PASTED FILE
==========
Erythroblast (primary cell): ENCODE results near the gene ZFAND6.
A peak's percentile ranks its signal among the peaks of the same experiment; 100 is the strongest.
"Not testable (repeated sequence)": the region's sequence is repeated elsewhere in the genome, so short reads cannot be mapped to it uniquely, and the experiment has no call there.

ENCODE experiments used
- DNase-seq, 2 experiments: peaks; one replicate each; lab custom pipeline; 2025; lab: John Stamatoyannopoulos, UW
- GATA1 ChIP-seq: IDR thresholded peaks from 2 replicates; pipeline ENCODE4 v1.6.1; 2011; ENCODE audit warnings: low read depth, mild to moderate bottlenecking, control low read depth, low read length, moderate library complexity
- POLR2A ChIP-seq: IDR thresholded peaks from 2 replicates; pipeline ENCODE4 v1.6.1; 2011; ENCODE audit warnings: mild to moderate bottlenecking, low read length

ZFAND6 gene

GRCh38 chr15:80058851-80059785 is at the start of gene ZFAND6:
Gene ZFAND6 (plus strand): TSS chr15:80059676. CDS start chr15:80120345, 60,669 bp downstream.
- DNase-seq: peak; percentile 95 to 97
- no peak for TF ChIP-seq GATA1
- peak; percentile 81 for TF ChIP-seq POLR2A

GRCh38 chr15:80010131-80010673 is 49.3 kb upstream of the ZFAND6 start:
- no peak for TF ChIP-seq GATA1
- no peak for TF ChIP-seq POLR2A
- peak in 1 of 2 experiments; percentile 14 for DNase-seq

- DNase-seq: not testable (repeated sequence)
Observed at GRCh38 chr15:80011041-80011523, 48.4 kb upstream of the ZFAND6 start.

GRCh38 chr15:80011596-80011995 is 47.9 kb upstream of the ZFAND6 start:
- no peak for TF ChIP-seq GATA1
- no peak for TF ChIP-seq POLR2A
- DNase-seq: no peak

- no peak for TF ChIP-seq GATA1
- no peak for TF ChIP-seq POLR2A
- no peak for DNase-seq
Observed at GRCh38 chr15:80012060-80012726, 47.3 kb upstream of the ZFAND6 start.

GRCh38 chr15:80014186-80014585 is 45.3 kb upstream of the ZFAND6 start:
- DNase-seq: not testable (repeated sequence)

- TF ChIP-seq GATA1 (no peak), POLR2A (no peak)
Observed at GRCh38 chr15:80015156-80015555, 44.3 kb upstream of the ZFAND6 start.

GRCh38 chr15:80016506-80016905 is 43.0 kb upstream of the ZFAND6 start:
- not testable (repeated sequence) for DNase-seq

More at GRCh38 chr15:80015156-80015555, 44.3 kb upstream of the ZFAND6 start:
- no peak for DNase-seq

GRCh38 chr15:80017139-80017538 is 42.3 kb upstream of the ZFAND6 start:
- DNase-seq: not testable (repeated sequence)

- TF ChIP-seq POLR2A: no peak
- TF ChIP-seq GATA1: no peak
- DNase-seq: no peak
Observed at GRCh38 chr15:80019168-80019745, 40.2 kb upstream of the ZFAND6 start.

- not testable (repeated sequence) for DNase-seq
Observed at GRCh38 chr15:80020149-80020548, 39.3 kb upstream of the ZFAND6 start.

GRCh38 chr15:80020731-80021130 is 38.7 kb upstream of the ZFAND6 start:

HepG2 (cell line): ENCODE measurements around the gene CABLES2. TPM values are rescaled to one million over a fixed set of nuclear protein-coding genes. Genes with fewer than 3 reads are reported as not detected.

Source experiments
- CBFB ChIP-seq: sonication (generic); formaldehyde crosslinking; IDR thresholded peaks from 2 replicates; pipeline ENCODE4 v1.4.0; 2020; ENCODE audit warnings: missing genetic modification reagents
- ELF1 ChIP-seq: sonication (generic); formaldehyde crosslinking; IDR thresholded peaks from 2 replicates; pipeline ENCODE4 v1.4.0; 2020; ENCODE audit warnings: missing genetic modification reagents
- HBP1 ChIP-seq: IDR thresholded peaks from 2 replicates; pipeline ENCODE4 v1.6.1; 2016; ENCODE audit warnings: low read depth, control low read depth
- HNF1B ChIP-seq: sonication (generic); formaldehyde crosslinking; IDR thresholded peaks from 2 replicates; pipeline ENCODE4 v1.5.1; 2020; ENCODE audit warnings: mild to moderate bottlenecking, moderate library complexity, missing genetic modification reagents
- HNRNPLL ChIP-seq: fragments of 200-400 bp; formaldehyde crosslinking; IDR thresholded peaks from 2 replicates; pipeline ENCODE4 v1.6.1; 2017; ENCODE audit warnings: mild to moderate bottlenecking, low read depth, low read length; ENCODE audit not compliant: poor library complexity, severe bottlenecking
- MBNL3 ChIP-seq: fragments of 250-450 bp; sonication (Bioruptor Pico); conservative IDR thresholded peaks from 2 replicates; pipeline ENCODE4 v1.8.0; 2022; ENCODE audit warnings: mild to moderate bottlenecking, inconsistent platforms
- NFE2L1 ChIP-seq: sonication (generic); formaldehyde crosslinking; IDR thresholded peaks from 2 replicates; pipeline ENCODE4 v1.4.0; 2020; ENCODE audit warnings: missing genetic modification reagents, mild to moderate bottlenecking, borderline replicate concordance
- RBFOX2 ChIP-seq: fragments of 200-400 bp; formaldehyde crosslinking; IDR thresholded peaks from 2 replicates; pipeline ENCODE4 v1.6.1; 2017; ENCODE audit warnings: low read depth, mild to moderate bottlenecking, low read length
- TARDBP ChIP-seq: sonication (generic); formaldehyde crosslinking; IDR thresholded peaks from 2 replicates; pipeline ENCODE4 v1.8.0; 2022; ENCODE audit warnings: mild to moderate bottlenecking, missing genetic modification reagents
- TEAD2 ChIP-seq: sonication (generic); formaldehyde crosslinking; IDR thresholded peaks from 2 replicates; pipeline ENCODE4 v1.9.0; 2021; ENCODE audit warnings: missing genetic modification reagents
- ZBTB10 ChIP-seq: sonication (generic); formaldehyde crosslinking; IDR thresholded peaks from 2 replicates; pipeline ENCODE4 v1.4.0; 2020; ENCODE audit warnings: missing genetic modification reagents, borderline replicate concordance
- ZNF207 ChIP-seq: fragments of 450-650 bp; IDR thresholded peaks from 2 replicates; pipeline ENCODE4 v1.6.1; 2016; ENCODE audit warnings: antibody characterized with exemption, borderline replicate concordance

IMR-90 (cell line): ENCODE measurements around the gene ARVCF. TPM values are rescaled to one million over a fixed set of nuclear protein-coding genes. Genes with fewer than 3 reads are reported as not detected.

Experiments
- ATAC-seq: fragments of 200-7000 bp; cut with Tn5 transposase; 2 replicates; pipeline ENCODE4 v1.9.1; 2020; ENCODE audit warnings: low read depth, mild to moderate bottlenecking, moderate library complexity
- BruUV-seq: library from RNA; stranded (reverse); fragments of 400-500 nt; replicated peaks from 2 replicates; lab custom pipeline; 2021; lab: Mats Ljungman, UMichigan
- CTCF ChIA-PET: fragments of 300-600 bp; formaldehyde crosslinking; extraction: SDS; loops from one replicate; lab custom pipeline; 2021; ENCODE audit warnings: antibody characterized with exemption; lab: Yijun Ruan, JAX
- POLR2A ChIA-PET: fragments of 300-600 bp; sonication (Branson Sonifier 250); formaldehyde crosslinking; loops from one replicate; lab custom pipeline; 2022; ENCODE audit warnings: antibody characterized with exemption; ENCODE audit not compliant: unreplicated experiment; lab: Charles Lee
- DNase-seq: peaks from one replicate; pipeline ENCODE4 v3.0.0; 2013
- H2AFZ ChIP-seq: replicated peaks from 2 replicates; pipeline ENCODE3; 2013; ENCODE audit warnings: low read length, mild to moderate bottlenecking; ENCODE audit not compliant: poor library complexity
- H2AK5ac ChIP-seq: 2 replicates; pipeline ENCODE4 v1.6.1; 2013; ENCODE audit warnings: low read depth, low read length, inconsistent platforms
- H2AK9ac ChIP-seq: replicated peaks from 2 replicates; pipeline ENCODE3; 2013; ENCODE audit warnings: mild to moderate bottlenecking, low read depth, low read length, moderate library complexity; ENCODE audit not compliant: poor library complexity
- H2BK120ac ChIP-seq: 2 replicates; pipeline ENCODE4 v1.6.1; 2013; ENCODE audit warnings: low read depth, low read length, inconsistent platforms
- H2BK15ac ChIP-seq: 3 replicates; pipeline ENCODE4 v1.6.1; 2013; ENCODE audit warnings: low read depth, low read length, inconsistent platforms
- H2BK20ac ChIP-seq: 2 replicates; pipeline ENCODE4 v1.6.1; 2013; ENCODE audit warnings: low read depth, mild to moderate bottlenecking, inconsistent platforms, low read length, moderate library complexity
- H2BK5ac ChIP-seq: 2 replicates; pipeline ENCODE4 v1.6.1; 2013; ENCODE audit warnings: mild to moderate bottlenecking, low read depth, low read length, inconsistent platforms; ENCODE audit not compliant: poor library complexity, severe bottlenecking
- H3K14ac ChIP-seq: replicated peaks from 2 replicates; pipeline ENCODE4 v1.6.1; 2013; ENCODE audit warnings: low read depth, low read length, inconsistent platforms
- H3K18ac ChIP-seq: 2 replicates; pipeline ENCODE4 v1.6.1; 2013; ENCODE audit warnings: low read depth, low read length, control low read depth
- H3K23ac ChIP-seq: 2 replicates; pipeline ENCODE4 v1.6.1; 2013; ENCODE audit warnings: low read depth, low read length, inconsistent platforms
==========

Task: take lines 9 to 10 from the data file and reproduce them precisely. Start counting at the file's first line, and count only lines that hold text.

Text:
GRCh38 chr15:80058851-80059785 is at the start of gene ZFAND6:
Gene ZFAND6 (plus strand): TSS chr15:80059676. CDS start chr15:80120345, 60,669 bp downstream.